Fast Company

The Shift

Again, I am grateful for the level of thought being generated in this discussion. I would at some point like to come back and address each of questions being asked.

In researching the book, I sensed a shift taking place at the core of the businesses I talked to. Ultimately, I think it is a shift in the forces that act on the market. There is a shift in public opinion and values that gives value to things like caring for the planet and for those who live on it a shift away from only focusing on shareholder value. It is my vision at some point in this present process that business needs to take even more responsibility for making the world a better place and not just mitigating their negative impact.

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  • Curt Rosengren

    Jeffrey wrote:

    "It is my vision at some point in this present process that business needs to take even more responsibility for making the world a better place and not just mitigating their negative impact."

    Can I get a hallelujah! I'm bummed that I'm only just now reading all the postings for the week. I love where you're coming from with this, Jeffrey.

    I think you're right Katherine. I suspect a lot of the social responsibility horn blowing out there is little more than smoke and mirrors. Do you have any insights on that Jeffrey? Is that the case, or is that just my inner cynic coming out again?

    Maybe the real question is what's behind the social responsibility? Is it a marketing tactic, or is it a core value? If it's a marketing tactic, it's subject to the ever shifting "flavor of the month" tides of change. If it's a core value, you can bet it's there for the long haul.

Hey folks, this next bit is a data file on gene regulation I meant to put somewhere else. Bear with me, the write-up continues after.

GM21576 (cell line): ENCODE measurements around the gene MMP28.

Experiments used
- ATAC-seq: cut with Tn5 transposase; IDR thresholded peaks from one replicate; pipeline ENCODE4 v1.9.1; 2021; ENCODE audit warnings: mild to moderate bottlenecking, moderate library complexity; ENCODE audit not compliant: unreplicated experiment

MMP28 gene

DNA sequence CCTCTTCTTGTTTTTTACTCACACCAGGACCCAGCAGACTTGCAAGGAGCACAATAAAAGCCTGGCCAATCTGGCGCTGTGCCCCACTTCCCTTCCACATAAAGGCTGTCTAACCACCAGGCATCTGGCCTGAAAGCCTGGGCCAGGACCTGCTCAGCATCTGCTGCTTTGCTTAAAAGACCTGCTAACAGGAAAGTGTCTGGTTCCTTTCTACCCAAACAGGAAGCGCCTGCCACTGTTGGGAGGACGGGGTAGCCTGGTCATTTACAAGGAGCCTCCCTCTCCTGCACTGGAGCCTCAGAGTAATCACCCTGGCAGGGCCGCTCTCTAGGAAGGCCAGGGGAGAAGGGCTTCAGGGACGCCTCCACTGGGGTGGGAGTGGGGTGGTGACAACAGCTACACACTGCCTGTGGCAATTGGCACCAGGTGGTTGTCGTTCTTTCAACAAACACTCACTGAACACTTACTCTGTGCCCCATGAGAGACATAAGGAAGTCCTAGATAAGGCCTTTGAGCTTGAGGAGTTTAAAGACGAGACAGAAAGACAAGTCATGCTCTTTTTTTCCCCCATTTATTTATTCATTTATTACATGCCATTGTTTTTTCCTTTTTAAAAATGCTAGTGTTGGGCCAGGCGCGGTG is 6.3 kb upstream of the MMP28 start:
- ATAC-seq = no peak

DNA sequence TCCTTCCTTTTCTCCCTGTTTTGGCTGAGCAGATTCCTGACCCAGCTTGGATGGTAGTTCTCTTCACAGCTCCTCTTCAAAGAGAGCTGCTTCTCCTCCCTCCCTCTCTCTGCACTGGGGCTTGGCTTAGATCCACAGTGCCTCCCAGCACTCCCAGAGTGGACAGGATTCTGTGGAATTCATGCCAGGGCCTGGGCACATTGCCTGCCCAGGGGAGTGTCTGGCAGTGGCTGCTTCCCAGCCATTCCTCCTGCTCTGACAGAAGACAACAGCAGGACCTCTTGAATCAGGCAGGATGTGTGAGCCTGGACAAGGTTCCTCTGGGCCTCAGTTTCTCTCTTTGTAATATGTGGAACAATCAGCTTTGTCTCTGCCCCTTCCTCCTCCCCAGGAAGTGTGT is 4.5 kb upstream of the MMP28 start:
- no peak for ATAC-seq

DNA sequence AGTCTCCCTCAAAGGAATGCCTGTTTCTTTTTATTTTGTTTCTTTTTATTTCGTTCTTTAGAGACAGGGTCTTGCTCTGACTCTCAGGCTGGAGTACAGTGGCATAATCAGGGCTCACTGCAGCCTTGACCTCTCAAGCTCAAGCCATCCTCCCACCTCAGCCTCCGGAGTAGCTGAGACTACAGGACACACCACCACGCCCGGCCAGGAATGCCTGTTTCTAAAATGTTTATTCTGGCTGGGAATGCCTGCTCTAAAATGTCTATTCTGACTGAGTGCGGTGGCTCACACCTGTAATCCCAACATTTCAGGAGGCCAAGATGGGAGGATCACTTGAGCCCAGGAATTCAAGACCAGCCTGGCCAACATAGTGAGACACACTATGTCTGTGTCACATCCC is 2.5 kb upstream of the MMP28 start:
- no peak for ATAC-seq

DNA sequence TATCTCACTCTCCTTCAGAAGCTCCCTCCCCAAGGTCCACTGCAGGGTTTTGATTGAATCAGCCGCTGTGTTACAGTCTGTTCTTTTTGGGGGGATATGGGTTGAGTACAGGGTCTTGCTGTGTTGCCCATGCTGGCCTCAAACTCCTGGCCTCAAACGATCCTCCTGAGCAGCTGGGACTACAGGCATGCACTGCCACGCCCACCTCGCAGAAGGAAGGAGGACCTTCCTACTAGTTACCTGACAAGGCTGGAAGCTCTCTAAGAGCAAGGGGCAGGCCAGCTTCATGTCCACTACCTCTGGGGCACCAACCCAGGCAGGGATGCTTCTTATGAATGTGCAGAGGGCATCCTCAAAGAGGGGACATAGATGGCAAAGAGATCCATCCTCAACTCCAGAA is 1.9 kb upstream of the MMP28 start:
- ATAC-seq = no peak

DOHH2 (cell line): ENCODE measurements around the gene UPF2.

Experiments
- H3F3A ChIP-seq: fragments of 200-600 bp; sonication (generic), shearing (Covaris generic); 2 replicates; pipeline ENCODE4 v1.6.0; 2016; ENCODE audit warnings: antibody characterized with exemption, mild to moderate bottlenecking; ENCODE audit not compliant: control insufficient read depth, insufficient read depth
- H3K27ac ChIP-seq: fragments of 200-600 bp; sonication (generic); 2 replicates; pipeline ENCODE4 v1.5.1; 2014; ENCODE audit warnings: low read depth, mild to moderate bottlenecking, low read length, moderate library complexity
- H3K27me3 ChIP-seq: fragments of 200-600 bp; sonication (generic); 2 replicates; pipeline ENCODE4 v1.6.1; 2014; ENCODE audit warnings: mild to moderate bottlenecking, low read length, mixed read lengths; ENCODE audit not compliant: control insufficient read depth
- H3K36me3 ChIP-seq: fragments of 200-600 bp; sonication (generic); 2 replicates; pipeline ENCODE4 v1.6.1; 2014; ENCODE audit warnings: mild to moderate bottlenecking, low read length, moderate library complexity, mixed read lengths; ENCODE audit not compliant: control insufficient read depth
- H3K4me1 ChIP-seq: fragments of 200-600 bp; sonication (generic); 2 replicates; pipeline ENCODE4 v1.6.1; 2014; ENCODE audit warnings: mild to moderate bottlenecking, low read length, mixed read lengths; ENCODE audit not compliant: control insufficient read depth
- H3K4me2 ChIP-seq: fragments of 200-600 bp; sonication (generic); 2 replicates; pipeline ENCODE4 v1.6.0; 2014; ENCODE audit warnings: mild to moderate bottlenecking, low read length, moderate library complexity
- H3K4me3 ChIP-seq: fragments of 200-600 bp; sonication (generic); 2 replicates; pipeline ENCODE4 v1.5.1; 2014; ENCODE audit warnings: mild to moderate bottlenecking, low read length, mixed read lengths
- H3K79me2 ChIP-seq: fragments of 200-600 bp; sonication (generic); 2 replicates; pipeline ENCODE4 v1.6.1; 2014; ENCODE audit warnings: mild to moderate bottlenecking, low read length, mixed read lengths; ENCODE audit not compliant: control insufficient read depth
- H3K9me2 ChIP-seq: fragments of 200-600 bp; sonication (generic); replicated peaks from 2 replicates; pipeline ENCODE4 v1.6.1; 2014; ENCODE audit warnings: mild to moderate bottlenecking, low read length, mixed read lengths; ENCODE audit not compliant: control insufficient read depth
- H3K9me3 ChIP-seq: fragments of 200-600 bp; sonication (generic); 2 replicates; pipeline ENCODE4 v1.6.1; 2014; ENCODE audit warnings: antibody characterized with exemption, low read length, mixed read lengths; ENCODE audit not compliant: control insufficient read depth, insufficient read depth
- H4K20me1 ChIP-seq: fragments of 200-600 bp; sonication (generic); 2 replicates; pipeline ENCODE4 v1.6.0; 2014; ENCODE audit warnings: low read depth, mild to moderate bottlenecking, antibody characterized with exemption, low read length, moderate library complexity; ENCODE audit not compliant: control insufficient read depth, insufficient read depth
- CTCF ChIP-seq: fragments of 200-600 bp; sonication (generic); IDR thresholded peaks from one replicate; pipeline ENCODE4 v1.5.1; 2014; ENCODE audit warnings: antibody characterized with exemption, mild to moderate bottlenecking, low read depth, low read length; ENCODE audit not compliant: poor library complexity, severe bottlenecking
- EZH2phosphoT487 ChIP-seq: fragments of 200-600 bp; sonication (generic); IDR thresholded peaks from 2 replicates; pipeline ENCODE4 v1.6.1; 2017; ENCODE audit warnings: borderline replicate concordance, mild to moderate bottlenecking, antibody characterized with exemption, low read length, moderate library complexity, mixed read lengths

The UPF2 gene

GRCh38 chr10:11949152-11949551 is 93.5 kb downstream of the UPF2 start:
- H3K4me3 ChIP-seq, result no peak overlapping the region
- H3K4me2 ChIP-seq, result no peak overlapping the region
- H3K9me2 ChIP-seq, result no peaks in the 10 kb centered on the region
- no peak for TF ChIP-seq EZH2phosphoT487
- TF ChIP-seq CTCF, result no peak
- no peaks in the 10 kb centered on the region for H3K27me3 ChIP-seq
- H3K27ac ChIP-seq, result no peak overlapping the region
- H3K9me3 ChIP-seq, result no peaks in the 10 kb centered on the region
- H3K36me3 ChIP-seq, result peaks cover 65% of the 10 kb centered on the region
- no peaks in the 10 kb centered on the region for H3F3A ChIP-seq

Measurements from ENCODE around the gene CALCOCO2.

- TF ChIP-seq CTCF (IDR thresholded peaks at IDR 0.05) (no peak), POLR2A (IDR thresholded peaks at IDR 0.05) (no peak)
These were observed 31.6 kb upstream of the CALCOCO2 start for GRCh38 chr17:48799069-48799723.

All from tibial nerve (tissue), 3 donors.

I have long thought that the only way real, substantial social change is going to happen is if it becomes profitable to do good. As deeply as I personally believe in it, doing socially responsible things because it's "the right thing to do" will remain secondary to the demands of bottom line profit.

    The fact that you're seeing market forces driving things in that direction is heartening, Jeffrey.

    If we ever really and truly wake up to the fact that it makes good bottom line business sense to take a socially responsible approach, that will be a powerful force indeed.

    Curt Rosengren
    Passion Catalyst (sm)
    blog.occupationaladventure.com

  • Katherine Stone

    In the Support Economy online "support group" put together by Fast Company, Shoshanna Zuboff just sent an email talking about the fact that "innovations in favor of a direct relationship with new consumers will always be regarded at first as 'quirky', 'marginal', etc." It seems to me that the things you are talking about support the idea that transaction economics (the idea that all value emanates from the organization) has got to give up the ghost at some point. There's no way to continue giving short shrift to the needs and beliefs of consumers. Many companies now are putting together CSR reports or triple bottom line reports, but most of those are done by corporate communications simply to head off any complaints. Some marcom manager makes calls around the globe trying to find different pockets of the organization that have done good things (and there is always SOMEONE who gets it that the whole company can then use to portray itself as "good"). But the truth is that there's no real policy or belief or work done across the board to reflect true caring for people and the planet. It's the smaller companies of the world and the self-employed who will have the power to make change.